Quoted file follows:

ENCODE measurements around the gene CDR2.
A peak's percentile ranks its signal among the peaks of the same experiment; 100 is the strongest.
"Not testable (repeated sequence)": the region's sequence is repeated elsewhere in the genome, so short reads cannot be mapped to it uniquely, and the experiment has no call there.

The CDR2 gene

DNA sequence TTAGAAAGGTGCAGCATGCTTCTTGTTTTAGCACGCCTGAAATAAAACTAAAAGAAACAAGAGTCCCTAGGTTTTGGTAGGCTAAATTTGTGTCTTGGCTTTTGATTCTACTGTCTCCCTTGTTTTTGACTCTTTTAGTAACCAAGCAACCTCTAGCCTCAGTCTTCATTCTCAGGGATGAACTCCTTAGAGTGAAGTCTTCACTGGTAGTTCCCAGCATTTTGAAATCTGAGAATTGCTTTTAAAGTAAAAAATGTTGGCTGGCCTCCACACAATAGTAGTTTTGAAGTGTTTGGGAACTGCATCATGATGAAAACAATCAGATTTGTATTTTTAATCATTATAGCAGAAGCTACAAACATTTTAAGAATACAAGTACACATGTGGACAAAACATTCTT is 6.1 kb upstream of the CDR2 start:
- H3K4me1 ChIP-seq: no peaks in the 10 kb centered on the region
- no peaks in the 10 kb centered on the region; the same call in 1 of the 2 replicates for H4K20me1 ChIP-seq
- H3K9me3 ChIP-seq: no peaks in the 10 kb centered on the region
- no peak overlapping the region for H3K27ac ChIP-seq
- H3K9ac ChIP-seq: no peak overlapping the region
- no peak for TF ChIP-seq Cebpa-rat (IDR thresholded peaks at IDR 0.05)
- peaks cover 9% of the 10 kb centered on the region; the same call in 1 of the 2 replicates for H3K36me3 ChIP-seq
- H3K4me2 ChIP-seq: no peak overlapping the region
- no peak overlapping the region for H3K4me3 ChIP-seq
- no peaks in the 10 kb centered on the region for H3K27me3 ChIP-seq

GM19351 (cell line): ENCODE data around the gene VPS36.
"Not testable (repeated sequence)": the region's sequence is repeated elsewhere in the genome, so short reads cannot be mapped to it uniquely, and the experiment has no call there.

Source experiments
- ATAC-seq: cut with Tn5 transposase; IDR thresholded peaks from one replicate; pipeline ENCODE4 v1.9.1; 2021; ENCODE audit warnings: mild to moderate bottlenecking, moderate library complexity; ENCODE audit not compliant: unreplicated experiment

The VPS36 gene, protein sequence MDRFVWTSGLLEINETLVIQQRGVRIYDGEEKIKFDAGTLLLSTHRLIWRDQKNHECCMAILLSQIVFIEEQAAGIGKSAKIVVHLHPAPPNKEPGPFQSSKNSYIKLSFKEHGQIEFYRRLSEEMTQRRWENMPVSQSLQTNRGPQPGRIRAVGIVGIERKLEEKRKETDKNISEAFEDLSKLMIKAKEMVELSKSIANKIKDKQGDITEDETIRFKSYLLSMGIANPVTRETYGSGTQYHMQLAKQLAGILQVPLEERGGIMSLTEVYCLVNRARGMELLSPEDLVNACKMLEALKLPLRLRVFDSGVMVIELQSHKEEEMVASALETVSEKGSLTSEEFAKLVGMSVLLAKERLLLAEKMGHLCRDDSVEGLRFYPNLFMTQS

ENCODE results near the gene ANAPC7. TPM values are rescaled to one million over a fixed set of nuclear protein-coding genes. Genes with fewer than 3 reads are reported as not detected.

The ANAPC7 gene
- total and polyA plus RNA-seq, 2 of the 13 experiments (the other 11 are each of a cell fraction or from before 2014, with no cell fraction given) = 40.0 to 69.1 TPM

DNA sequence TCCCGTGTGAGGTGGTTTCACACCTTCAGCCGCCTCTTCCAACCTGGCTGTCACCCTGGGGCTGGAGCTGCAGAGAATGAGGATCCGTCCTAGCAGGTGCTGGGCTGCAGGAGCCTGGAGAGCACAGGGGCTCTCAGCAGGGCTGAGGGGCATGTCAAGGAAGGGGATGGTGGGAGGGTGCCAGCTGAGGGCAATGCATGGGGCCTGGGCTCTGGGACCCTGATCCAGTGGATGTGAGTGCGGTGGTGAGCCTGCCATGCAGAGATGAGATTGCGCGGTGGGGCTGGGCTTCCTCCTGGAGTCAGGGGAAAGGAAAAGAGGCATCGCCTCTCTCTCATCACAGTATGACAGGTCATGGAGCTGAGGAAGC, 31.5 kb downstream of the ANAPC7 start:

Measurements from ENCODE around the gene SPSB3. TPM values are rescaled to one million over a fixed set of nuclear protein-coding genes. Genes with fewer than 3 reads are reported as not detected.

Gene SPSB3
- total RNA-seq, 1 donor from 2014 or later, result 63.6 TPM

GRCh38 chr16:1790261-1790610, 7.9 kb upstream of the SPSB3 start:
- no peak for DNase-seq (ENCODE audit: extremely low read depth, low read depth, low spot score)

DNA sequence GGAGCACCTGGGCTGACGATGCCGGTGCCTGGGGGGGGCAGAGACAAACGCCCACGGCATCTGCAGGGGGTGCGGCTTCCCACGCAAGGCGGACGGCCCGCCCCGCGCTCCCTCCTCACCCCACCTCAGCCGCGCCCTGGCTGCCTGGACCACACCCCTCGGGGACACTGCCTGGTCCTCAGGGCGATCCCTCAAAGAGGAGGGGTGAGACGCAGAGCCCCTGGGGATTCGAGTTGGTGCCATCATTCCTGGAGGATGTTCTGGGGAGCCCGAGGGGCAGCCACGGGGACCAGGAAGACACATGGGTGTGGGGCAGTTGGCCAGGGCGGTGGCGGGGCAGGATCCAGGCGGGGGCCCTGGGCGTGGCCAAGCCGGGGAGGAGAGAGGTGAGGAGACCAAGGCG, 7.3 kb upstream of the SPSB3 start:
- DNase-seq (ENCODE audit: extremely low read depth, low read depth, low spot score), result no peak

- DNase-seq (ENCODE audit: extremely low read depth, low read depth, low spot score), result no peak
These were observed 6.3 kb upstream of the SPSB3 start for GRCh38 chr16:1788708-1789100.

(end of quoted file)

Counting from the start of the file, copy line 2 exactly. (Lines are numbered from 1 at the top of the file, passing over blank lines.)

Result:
A peak's percentile ranks its signal among the peaks of the same experiment; 100 is the strongest.